Every natural catastrophe has its miracles. Tim Petersen, an East Bay fireman, was sent on an errand just before the World Series began. Rushing to get back in time for the first pitch, he swung his pickup into the outside lane of the bridge, which he never did.
He has clear memories of ?people. A blonde woman in a white BMW. A gardener, driving a truck with lawn equipment hanging from the sides.
Petersen was on the Cypress Freeway, a double-deck overpass in Oakland that led to the Bay Bridge. He was on the lower deck, so when the top deck collapsed, it came down in massive concrete sections.
Cars were crushed to 24 inches. Only the solid bulk of the engines kept the slabs from pancaking everything flat.
Petersen was saved because he was next to the wall on the edge of the bridge. But he was in a terrible spot - pinned down and lying sideways on the bench seat of the crushed pickup. He was trapped in the tiny space, unable to move. Around him he could hear flattened cars exploding into flame.
And that’s when he remembered he had a can of gas in the back of the pickup.
Petersen lay there for hours, until he was saved by a fireman from another station. The two didn’t know each other then, but now they talk by telephone every Oct. 17.
We could go on, but you know most of it. Forty-two people died in the freeway tragedy. Collapsed houses, and fires, in the Marina. National attention because of the World Series. It was life-changing.
But it is worth pointing out, looking back, that there were a few good things that came out of this.
One was that the butt-ugly, concrete Embarcadero Freeway, which almost completely blocked the view of the water, was badly damaged. Then-Mayor Art Agnos secured federal funds to rebuild it.
But then he thought, “What if I use that money to tear the stupid thing down?” And that’s what he did. The takedown was incredibly unpopular with Chinatown mogul Rose Pak, and her ire may have cost him a second term, but when you see that view of the bay now, thank Mayor Agnos.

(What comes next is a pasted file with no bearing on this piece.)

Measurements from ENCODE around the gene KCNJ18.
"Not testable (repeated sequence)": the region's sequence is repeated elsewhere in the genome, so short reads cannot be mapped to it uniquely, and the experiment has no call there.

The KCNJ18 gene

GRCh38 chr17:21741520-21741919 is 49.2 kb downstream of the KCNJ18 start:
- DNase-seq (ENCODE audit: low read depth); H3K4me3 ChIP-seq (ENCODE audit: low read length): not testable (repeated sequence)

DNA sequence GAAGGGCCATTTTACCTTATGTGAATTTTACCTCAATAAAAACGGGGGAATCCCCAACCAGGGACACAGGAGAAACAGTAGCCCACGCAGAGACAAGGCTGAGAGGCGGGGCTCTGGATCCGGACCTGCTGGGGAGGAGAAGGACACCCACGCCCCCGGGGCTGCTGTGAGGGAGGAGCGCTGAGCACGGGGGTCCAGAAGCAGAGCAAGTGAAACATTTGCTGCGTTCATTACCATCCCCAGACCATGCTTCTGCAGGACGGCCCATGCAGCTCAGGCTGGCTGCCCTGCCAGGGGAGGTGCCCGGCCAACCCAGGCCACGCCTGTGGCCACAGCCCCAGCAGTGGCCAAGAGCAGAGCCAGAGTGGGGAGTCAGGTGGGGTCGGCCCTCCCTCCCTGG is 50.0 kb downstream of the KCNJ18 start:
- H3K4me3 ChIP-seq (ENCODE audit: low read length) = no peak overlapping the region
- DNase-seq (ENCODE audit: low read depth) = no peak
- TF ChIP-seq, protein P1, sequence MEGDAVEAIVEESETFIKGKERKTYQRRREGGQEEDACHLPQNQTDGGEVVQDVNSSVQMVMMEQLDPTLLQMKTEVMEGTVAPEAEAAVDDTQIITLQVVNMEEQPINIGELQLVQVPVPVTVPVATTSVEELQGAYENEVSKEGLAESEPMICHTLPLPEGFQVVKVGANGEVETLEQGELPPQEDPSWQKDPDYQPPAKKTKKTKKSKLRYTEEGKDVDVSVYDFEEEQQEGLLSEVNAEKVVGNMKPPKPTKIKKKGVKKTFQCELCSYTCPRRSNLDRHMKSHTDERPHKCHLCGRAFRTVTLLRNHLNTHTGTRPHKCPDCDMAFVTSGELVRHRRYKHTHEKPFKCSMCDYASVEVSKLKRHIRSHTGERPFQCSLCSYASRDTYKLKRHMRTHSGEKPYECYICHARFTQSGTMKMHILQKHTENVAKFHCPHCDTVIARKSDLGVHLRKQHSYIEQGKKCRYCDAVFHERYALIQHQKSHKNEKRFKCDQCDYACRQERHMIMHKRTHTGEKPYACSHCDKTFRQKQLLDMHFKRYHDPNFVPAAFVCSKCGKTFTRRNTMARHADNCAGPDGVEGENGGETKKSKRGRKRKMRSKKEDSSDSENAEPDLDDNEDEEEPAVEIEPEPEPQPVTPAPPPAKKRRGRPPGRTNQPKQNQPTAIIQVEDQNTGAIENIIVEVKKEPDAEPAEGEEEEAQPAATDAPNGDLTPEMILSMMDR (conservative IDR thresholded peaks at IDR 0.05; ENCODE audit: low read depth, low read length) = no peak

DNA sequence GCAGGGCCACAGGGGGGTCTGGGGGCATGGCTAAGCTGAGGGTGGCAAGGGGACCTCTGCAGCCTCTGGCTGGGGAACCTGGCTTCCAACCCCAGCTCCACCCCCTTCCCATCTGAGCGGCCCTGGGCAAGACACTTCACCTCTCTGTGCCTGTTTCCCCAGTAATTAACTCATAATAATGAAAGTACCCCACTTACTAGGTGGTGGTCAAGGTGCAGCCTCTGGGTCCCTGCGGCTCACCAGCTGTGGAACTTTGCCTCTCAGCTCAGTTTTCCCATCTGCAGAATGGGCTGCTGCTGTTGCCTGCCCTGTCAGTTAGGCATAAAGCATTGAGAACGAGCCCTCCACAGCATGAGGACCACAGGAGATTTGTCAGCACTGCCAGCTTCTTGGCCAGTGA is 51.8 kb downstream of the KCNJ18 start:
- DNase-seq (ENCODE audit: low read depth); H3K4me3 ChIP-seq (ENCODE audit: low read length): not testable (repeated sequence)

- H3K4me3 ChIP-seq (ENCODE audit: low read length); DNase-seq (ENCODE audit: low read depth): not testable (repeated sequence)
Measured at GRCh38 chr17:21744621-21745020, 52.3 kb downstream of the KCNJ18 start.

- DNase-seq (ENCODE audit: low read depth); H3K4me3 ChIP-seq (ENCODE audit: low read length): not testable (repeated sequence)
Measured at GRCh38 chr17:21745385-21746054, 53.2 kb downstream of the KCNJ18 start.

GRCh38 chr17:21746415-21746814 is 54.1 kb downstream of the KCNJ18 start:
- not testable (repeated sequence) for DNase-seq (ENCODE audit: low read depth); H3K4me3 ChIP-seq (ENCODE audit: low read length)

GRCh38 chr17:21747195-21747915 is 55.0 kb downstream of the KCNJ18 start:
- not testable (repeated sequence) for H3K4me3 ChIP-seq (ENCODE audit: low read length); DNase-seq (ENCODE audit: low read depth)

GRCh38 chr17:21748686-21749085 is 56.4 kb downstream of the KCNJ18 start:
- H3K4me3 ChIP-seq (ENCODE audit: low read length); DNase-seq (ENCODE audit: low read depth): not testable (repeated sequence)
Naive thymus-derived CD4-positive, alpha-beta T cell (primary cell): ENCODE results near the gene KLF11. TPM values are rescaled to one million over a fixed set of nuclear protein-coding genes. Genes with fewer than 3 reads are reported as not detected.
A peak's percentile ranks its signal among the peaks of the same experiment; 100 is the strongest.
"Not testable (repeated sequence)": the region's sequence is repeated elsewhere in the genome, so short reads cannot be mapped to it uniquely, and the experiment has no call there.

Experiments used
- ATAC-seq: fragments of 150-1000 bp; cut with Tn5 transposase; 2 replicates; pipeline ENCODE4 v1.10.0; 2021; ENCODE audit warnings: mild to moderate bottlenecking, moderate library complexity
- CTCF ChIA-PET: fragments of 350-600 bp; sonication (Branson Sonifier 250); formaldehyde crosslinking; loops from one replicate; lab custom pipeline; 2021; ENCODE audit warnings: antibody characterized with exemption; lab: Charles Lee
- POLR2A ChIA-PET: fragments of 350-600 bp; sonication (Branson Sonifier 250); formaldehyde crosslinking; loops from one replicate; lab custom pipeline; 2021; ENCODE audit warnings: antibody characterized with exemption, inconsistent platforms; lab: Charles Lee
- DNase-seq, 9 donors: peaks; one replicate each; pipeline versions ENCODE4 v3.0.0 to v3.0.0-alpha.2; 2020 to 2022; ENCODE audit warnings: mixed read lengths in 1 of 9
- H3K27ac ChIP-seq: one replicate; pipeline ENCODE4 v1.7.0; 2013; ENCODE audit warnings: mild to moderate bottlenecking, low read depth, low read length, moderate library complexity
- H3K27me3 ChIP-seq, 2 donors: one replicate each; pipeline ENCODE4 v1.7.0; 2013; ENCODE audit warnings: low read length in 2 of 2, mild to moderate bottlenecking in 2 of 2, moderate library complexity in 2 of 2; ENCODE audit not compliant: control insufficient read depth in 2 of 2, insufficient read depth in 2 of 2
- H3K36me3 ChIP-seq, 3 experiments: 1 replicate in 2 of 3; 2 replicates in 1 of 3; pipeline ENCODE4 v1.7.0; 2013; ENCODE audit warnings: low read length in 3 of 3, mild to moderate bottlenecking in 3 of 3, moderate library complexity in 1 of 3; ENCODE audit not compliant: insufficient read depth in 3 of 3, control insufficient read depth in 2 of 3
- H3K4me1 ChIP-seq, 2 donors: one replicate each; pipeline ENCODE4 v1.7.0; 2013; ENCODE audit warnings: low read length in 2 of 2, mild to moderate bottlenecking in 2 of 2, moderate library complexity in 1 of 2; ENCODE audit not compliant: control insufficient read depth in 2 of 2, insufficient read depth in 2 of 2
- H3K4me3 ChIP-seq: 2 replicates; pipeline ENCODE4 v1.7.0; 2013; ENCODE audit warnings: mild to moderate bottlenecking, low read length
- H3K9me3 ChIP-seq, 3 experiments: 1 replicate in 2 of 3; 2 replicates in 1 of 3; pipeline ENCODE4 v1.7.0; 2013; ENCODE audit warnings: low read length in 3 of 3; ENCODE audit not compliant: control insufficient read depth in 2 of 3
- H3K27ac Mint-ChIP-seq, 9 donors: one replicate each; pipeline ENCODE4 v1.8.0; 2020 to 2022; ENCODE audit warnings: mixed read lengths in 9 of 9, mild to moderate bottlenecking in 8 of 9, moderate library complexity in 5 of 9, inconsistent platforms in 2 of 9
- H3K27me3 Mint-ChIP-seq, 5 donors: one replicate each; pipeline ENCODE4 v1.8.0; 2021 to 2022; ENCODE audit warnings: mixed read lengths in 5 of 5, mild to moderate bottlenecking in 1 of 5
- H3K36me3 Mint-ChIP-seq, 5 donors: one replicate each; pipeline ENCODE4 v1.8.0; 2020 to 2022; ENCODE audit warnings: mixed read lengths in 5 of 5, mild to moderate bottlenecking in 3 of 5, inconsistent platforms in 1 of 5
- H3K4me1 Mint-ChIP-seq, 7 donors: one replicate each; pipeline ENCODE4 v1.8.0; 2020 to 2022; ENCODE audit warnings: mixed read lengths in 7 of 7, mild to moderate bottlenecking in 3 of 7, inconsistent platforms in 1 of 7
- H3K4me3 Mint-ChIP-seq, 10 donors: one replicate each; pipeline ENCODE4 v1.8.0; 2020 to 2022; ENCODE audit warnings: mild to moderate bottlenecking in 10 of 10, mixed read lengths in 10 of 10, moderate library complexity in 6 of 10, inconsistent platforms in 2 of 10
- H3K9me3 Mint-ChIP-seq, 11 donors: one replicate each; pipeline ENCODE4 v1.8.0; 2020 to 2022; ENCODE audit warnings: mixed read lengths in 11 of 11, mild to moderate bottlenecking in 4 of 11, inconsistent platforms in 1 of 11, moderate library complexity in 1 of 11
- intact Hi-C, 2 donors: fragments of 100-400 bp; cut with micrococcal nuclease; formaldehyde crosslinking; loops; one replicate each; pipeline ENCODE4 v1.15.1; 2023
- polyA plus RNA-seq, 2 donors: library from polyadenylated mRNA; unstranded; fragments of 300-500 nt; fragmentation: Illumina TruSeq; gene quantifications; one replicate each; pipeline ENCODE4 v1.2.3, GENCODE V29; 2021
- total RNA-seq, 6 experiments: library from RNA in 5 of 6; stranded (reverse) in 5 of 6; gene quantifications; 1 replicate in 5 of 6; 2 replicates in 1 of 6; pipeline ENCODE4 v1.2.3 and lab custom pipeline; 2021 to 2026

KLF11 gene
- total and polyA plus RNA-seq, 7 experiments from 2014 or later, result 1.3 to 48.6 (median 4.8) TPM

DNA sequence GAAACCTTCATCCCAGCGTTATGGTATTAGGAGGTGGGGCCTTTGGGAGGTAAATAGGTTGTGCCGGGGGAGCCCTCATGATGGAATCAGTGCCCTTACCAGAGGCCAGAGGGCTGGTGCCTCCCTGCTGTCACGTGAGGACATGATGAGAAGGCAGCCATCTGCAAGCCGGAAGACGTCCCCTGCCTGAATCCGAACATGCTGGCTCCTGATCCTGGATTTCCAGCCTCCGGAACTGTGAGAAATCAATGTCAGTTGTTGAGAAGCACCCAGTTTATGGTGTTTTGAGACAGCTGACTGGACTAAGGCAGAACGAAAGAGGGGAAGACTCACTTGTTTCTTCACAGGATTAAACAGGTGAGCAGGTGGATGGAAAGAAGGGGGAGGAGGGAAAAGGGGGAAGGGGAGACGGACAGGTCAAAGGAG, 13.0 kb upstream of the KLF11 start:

The quake also killed the Giants’ new baseball park. This was the final attempt to get the city to pay for a place that would replace the horrible wind tunnel that was Candlestick Park.
The measure was on the ballot, but when people voted, a month after the quake, the general feeling was: We’re trying to rebuild this city. And you want money for a ballpark?
The measure failed. But there’s a silver lining. The plan at that point was to build one of those generic baseball stadiums that have all the character of a concrete cereal bowl.
Instead, some 10 years later, the Giants financed a project themselves, and tapped into a national trend in charming, quirky city-centric ballparks. And that’s why we watch games in one of the coolest places in all of baseball.
There’s more, but you get it. A big quake only lasts seconds, but its influence ripples in every direction for years and years. It’s been three decades and we’re still talking about it.
The book I was going to write? It never happened. Not much interest from publishers. They didn’t see it as a compelling story.
Guess you had to be there.
Contact C.W. Nevius at firstname.lastname@example.org. Twitter: @cwnevius